Sacroiliac Fusion

Are You A Candidate for SI Fusion?

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Do you have SI Joint Pain?

The SI joint can contribute to a large amount of lower back pain. The SI joint has been identified as a cause of discomfort in 15-30% of persistent lower back pain sufferers. Furthermore, the SI joint is involved in up to 43% of persons who have had a lumbar fusion and subsequently experience continued or new onset lower back pain.

SI Joint Pain

Excessive motion in the SI joint may inflame and disrupt the joint and surrounding nerves causing pain in the lower back, hip, groin, or pelvis.

Sacroiliac Joint (SI Joint) Anatomy

The sacroiliac (SI) joint is where the iliac bones of the pelvis connect to the sacrum, which forms the bottom part of the spine above the tailbone. The SI joint transfers energy between a person’s legs and torso.

The SI joint is prone to injuries and deterioration, which can bring discomforts in the vicinity of it, such as the lower back, hips, and legs. When putting pressure on the joints, this is particularly apparent when doing activities like lifting or jogging.

Pain from the SI joint can resemble a disc or low back discomfort, or it might be localized to the hip or groin. As a result, symptoms of an SI joint problem should always be considered in diagnosing lower back, hip, and pelvic pain.

SI Joint Anatomy

The SI joint is the link between the ilium in the pelvis to the sacrum, which is the lowest part of the spine above the tailbone.

Making a Diagnosis

Physical examination may result in the detection of the SI joint as a source of your symptoms. Due to their ability to rule out other typical sources of pain, X-rays, CT scans, and MRI scans may be useful in determining if an SI joint issue is present. It’s also worth noting that other problems (such as a disc issue) can sometimes occur alongside SI joint abnormalities.

The most reliable technique to determine whether the SI joint is the source of your lower back discomfort is to anesthetize it with a local anesthetic. To verify correct needle placement in the SI joint, this diagnostic injection will be given under X-ray or CT guidance. If your pain improves by at least 50%, it can be assumed that the SI joint is either the source of or a significant contributor to your lower back, hip, or pelvic discomfort. It’s less probable that the SI joint is responsible for your suffering if the pain does not improve after injection into the SI joint.

If you have any of the following symptoms, you may have pain in the sacroiliac joint.

Pain with Stairs

SI joint pain can mimic pain in the lower back, hip, groin, or pelvis.

Pain with Sitting

Patients who suffer from SI joint dysfunction can have severe pain when performing transitional movements like standing from a chair.

Leaning to the side

Patients who have SI joint pain usually find it difficult to sit for long periods of time, and usually try to alleviate the discomfort by sitting on the least effected side.


The iFuse Implant System® is a procedure that fuses the sacroiliac joints together to treat sacroiliac joint dysfunction caused by deterioration or disruption of the sacroiliac joint. This includes symptoms that began during pregnancy or in the peripartum period and have persisted beyond 6 months after delivery. This product is also helpful for patients who need sacroiliac fusion to improve immobilization and stabilization of the sacroiliac joint. It works well as part of a lumbar or thoracolumbar fusion, or for acute, non-acute, and non-traumatic fractures involving the sacroiliac joint. There are potential risks associated with the iFuse Implant System. It may not be appropriate for all patients and all patients may not benefit. For information about the risks, visit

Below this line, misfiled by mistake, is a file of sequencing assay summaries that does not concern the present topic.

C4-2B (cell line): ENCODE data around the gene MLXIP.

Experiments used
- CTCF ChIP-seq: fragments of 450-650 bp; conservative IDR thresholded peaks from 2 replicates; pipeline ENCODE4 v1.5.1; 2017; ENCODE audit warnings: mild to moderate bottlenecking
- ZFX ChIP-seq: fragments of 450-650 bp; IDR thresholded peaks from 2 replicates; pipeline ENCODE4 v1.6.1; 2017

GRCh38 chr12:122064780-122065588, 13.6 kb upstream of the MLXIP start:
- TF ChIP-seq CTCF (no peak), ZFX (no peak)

Treatment Options

If your doctor confirms that your SI joint is the source of discomfort, they will begin treatment options. Some people see significant improvement from physical therapy, SI belt wear, or taking an oral medication, however, these solutions are not always permanent. Surgery may be an option if you have tried other methods without finding long-term relief – including the minimally invasive iFuse procedure.

SI Joint Fusion with the iFuse Implant System®

The iFuse Implant System is meant to stabilize and fuse the SI joint. To improve SI joint stability, reduce pain, and increase function, the iFuse technique involves inserting triangular-shaped titanium implants across the sacroiliac joint. The operation takes about an hour via a tiny one-inch incision. The Triangular Design of the iFuse Implants has been clinically evaluated more than any other SI joint fusion surgery.

Dr. Morton has extensively trained in minimally invasive surgical (MIS) techniques, including the iFuse Implant System® from SI-BONE®, a medical device company specializing in MIS sacroiliac (SI) joint treatment. The iFuse implant is backed by over 100 peer-reviewed publications detailing its safety, long-term effectiveness, and biomechanical/economic benefits ( Furthermore, the iFuse implant is the only SI joint fusion device supported by multiple prospective clinical studies–including two randomized controlled trials affirming that treatment with the iFuse improves pain, patient function, and quality of life. The iFuse Implant System, like any minimally invasive surgical treatment, comes with a number of possible hazards. It may not be suitable for some patients or everyone may not profit from it. Visit for more information about the dangers involved with this surgery.

SI Joint Fusion

The iFuse Implant System is designed to provide stabilization and fusion for certain SI joint disorders.


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